Time: Sat Nov 08 17:05:19 1997
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Date: Sat, 08 Nov 1997 16:59:12 -0800
To: "Mary Heffernan" <bridget@interactive.net>
From: Paul Andrew Mitchell [address in tool bar]
Subject: SLS: Law and Order episode 11/5/97 (fwd)

The comparison with the Montana Freemen
is very weak, at best.  Schweitzer claimed
to have perfected valid commercial liens,
by converting the silence of government
employees into an admission of guilt.

He did this by "signing" FOR these employees,
when they would not "sign" his true bills [sic]

However, the Right to remain silent,
in the face of a criminal complaint and/or
criminal charge, is fundamental and,
therefore, unalienable (read "un-lien-able").

Waivers of fundamental Rights must be knowingly
intelligent acts, done with sufficient awareness
of the relevant circumstances, and likely 
consequences.  Choosing to fall silent is not
tantamount to waiving the Right to do so.

On this one point, Schweitzer's whole house
of cards falls down, hard.

The comparison to a capital case is stretching
imaginations like salt water taffy.

/s/ Paul Mitchell

At 07:34 AM 11/6/97 -0500, you wrote:
>Anyone see Law and Order last night?
>The episode was about a small "militia"
>group of about a dozen members called
>the "New Sons of Liberty" (NSOL) robbing an
>armored car that was collecting money from a
>New York State-run Off Track Betting location.
>One NSOL member and one armored car guard
>were killed in the robbery.
>The detectives on the show, Briscoe and Curtis,
>traced the robbery to the NSOL from tattoos on
>one NSOL member who was killed and another
>who was injured in the robbery and matched the
>tattoo to a logo on their web site.  While Curtis was
>perusing the NSOL web site, Briscoe, the older and
>more jaded of the two, said sarcastically that he
>wanted to know where the black helicopters are.
>(I'll show you the black helicopters!)
>At the trial, NSOL members behaved similar to members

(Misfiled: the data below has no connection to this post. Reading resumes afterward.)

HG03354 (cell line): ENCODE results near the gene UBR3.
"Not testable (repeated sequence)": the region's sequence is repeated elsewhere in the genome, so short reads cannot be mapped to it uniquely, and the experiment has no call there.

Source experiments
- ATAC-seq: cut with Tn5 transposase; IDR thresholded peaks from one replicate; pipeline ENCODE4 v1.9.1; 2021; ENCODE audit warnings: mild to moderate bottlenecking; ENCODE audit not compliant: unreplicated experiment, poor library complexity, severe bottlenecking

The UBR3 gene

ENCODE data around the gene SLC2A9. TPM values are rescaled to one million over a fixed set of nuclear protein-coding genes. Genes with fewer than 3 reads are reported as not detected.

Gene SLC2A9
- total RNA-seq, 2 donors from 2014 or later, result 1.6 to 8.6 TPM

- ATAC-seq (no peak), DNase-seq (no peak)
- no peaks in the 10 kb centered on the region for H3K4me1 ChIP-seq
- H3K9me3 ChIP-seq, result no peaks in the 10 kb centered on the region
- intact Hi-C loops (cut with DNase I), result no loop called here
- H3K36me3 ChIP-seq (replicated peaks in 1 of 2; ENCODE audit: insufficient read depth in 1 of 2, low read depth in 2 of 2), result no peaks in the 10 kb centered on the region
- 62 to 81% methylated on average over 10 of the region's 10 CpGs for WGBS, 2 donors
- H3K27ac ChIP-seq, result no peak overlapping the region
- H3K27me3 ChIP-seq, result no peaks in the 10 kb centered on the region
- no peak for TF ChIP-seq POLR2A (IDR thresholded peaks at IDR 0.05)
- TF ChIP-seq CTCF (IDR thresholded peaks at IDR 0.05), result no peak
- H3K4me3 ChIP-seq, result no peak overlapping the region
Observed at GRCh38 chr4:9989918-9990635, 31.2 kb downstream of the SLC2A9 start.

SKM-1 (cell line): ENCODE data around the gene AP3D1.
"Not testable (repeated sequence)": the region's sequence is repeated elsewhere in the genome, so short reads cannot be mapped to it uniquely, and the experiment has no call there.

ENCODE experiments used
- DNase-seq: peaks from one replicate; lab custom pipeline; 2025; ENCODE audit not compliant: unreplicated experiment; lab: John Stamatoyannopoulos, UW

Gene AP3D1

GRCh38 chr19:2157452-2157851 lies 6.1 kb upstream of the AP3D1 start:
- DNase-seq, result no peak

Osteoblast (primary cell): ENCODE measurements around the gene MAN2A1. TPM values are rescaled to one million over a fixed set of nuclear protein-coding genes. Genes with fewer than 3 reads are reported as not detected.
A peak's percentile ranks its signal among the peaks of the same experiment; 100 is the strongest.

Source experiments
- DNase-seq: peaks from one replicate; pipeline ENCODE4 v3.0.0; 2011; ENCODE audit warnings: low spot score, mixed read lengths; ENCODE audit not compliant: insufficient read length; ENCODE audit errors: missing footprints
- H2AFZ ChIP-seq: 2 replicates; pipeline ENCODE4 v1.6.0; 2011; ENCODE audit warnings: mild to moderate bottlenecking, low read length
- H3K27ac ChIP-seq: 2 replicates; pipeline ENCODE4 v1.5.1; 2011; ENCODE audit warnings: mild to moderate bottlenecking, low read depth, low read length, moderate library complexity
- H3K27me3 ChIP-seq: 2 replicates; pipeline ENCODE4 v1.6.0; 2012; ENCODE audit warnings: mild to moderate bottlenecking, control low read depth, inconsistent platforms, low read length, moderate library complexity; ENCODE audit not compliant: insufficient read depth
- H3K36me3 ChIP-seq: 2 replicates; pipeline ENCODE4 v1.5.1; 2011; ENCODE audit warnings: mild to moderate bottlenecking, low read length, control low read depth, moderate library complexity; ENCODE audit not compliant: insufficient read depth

>of the Freemen, yelling during the proceedings so much
>that some members had to be removed from the court and
>watch the proceedings on closed circuit TV in another room.
>One NSOL member served as lawyer in the trial in which all
>NSOL members were being charged with conspiracy and 
>felony-murder.  Briscoe and Curtis were also looking for a
>third man that was involved with the armored car robery that got
>The NSOL member serving as lawyer also pointed out to the
>jury that they could nullify the law as per FIJA.  The jury
>failed to return a conviction, and the DA thought it was because
>some members supported what the NSOL did, but in my opinion
>the trial failed to prove they conspired to commit the robbery. The
>only evidence was an arsenal that was kept at the house of the
>killed NSOL member.
>Well, since the trial ended in a hung jury, it's possible another
>episode might being this back for another trial.  All in all,
>the episode wasn't bad.. I always liked Law and Order and I 
>think they didn't do nearly as much of a hatchet job as other
>shows portraying "militias" have.
>Mary Heffernan
>Black Helicopter Web Page:
>To subscribe or unsubscribe, email:
>     majordomo@majordomo.pobox.com
>with the message:
>     subscribe ignition-point email@address
>     unsubscribe ignition-point email@address

Paul Andrew Mitchell, Sui Juris      : Counselor at Law, federal witness 01
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